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Galbraith on Afghanistan

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January 14, 2010

Fifteen-hundred Vermonters will touch down in Afghanistan in several weeks. To get a sense of what they will face, we spoke with a Vermonter who is also a diplomatic star who served as a top member of the UN mission in Afghanistan, Peter Galbraith of Townshend.

Galbraith was fired from his UN post for speaking out about election fraud there. The U.S. is now relying on the Karzai government as the president sends 30,000 more troops.

Galbraith says the fundamental problem is that in order for the president's counter-insurgency strategy to work, he must have a credible local partner. U.S. troops can clear out the Taliban, but an Afghan army, police force and government must then take over. Galbraith says the current government would be hard to make a credible partner.

Galbraith says the corruption in Afghanistan will make it harder for the Vermont troops to accomplish their mission. The Vermont troops are going to the eastern part of the country. Galbraith says unfortunately, the most dangerous parts of the country are the east and the south. It's mountainous, treacherous, and the Taliban are getting support from across the border in Pakistan.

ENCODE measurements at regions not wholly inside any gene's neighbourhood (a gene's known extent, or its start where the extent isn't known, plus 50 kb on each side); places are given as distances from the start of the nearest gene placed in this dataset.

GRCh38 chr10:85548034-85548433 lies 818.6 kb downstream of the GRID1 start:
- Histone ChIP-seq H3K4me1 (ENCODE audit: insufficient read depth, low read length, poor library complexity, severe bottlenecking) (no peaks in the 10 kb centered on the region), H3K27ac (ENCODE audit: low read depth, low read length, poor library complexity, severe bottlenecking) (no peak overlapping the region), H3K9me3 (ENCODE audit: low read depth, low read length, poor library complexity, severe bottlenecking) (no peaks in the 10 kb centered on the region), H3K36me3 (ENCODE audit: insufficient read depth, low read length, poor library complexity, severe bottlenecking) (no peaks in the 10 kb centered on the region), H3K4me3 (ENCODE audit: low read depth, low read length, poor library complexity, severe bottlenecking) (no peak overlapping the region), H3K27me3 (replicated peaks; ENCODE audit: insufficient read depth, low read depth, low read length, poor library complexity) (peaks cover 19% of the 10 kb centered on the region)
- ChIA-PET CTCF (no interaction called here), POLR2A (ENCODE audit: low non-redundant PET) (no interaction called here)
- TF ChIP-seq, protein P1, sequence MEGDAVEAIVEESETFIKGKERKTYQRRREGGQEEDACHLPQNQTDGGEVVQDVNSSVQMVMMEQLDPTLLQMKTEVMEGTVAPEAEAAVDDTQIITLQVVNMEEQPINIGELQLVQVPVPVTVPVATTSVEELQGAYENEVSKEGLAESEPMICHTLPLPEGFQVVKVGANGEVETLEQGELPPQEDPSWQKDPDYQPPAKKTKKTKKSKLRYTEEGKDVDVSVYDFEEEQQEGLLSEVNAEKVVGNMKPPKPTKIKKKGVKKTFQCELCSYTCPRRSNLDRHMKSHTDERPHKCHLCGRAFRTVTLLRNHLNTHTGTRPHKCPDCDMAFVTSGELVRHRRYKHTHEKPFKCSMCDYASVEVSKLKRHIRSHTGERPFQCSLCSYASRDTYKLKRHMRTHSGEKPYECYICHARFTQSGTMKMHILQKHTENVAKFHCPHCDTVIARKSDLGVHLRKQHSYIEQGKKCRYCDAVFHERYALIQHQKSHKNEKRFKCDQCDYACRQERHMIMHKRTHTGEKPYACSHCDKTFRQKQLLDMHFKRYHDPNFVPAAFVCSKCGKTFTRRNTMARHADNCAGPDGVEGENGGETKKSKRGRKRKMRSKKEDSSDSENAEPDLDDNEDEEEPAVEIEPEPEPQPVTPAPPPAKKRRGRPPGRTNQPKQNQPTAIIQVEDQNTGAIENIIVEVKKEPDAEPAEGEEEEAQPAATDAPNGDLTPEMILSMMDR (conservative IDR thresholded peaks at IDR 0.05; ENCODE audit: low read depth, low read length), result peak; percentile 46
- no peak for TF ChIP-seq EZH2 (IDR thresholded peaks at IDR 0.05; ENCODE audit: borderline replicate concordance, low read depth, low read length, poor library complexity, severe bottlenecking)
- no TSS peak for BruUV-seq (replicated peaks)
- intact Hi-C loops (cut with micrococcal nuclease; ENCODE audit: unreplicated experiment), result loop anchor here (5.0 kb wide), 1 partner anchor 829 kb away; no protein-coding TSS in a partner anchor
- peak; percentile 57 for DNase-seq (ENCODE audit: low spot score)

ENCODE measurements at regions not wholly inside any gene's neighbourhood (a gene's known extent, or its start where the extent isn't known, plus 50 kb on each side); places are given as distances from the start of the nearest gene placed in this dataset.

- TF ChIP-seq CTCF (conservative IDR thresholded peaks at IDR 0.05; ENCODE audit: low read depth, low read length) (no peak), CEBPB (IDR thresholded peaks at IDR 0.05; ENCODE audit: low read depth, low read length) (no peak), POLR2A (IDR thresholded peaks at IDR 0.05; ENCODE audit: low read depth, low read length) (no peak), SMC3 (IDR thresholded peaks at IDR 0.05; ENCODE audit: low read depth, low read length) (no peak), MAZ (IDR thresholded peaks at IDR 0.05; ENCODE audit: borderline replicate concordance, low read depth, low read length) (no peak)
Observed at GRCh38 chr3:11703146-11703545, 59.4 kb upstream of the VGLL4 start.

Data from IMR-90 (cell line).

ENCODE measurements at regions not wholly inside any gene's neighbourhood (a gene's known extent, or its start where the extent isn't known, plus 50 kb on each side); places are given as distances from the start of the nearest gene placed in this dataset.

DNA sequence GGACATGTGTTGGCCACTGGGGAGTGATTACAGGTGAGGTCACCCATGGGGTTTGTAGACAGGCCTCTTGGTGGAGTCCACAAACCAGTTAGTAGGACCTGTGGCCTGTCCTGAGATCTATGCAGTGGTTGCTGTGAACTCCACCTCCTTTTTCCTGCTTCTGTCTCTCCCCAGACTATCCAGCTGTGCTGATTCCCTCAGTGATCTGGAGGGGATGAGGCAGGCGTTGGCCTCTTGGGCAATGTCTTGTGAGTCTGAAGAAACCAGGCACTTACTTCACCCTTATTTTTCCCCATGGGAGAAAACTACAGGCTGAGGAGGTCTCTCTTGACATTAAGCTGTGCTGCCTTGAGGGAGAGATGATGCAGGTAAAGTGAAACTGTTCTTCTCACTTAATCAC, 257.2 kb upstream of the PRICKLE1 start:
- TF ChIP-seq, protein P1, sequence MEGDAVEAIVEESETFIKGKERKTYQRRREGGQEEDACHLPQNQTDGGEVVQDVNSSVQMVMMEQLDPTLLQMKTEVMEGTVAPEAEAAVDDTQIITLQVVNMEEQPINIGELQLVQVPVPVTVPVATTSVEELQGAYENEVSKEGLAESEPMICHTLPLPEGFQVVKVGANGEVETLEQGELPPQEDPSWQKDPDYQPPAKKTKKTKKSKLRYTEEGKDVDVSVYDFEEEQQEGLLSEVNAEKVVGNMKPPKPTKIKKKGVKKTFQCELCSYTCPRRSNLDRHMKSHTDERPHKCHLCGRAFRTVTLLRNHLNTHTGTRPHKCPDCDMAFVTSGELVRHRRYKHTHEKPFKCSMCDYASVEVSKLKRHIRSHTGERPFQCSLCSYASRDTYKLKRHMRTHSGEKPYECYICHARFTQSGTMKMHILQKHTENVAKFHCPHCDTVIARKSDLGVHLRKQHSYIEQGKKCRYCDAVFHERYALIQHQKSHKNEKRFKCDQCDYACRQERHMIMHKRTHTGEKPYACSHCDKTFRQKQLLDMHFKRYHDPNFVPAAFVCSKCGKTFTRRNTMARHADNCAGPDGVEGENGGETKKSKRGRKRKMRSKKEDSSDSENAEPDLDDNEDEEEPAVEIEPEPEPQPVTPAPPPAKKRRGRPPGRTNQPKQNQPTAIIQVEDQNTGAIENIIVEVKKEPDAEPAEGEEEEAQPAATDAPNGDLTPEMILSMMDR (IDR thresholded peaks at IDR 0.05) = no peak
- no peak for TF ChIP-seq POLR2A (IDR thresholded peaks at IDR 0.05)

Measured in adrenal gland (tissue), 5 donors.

Galbraith has faced a lot of controversy of his own lately. The UN firing and revelations that he stood to make millions of dollars from oil fields in Kurdistan-- some said that was a conflict of interest given his work in that region. But he does not think the controversy has hurt your ability to do diplomatic work. Galbraith says he was a private citizen at the time, he wasn't doing any official work at all in Kurdistan, and the deals he put together benefitted both the shareholders and the government of Kurdistan.

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